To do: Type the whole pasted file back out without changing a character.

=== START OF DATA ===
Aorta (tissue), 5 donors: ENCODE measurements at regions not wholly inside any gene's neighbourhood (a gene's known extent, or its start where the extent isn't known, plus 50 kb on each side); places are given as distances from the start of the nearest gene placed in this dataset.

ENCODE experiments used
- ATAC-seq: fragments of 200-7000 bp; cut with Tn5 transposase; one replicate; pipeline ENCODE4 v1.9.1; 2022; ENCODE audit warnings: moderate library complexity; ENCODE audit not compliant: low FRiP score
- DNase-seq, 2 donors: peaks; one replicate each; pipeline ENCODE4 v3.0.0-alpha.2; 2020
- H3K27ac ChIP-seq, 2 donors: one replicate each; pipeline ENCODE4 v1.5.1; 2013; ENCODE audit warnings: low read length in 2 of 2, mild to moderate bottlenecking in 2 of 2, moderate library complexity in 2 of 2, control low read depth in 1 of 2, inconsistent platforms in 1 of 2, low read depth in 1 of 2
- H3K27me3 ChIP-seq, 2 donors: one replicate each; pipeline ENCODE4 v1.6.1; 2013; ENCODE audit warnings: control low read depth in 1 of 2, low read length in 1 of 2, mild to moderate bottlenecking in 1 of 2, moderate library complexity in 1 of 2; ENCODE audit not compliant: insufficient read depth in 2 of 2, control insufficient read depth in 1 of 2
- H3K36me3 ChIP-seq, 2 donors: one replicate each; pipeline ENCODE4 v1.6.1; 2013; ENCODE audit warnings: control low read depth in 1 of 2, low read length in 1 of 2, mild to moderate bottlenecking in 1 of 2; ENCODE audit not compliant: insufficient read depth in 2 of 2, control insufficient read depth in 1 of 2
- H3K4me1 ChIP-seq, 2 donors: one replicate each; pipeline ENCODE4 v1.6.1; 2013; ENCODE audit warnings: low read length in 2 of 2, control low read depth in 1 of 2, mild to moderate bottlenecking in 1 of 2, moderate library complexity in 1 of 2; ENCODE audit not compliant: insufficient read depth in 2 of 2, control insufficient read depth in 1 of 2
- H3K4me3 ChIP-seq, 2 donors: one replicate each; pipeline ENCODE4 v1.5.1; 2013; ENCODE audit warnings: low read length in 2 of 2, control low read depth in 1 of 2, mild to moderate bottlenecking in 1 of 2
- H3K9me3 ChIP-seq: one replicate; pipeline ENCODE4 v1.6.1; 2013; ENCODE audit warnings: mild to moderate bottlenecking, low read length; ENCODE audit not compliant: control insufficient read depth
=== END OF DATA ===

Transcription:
Aorta (tissue), 5 donors: ENCODE measurements at regions not wholly inside any gene's neighbourhood (a gene's known extent, or its start where the extent isn't known, plus 50 kb on each side); places are given as distances from the start of the nearest gene placed in this dataset.

ENCODE experiments used
- ATAC-seq: fragments of 200-7000 bp; cut with Tn5 transposase; one replicate; pipeline ENCODE4 v1.9.1; 2022; ENCODE audit warnings: moderate library complexity; ENCODE audit not compliant: low FRiP score
- DNase-seq, 2 donors: peaks; one replicate each; pipeline ENCODE4 v3.0.0-alpha.2; 2020
- H3K27ac ChIP-seq, 2 donors: one replicate each; pipeline ENCODE4 v1.5.1; 2013; ENCODE audit warnings: low read length in 2 of 2, mild to moderate bottlenecking in 2 of 2, moderate library complexity in 2 of 2, control low read depth in 1 of 2, inconsistent platforms in 1 of 2, low read depth in 1 of 2
- H3K27me3 ChIP-seq, 2 donors: one replicate each; pipeline ENCODE4 v1.6.1; 2013; ENCODE audit warnings: control low read depth in 1 of 2, low read length in 1 of 2, mild to moderate bottlenecking in 1 of 2, moderate library complexity in 1 of 2; ENCODE audit not compliant: insufficient read depth in 2 of 2, control insufficient read depth in 1 of 2
- H3K36me3 ChIP-seq, 2 donors: one replicate each; pipeline ENCODE4 v1.6.1; 2013; ENCODE audit warnings: control low read depth in 1 of 2, low read length in 1 of 2, mild to moderate bottlenecking in 1 of 2; ENCODE audit not compliant: insufficient read depth in 2 of 2, control insufficient read depth in 1 of 2
- H3K4me1 ChIP-seq, 2 donors: one replicate each; pipeline ENCODE4 v1.6.1; 2013; ENCODE audit warnings: low read length in 2 of 2, control low read depth in 1 of 2, mild to moderate bottlenecking in 1 of 2, moderate library complexity in 1 of 2; ENCODE audit not compliant: insufficient read depth in 2 of 2, control insufficient read depth in 1 of 2
- H3K4me3 ChIP-seq, 2 donors: one replicate each; pipeline ENCODE4 v1.5.1; 2013; ENCODE audit warnings: low read length in 2 of 2, control low read depth in 1 of 2, mild to moderate bottlenecking in 1 of 2
- H3K9me3 ChIP-seq: one replicate; pipeline ENCODE4 v1.6.1; 2013; ENCODE audit warnings: mild to moderate bottlenecking, low read length; ENCODE audit not compliant: control insufficient read depth